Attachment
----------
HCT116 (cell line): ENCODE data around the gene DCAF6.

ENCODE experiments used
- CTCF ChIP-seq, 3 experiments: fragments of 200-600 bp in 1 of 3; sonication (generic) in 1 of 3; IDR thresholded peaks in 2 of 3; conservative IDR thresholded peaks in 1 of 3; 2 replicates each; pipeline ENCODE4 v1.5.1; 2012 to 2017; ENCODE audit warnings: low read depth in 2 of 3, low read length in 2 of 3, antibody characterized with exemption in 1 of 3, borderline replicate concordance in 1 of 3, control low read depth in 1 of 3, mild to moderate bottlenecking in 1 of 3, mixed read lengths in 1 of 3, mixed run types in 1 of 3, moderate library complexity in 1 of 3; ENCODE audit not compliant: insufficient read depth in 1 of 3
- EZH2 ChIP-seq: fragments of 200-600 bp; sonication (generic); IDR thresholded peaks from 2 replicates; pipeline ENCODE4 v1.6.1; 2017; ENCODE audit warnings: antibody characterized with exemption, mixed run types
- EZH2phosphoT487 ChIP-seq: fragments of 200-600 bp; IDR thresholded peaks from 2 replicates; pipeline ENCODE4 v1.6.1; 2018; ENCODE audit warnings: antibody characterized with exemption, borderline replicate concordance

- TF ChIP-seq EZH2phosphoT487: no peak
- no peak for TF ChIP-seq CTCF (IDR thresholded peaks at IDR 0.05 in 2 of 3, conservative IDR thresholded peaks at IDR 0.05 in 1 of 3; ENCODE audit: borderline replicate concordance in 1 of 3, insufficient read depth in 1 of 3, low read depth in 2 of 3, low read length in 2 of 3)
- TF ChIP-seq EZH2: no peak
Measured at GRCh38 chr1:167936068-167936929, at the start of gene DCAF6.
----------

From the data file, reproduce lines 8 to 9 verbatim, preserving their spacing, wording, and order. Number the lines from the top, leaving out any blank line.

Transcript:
- TF ChIP-seq EZH2: no peak
Measured at GRCh38 chr1:167936068-167936929, at the start of gene DCAF6.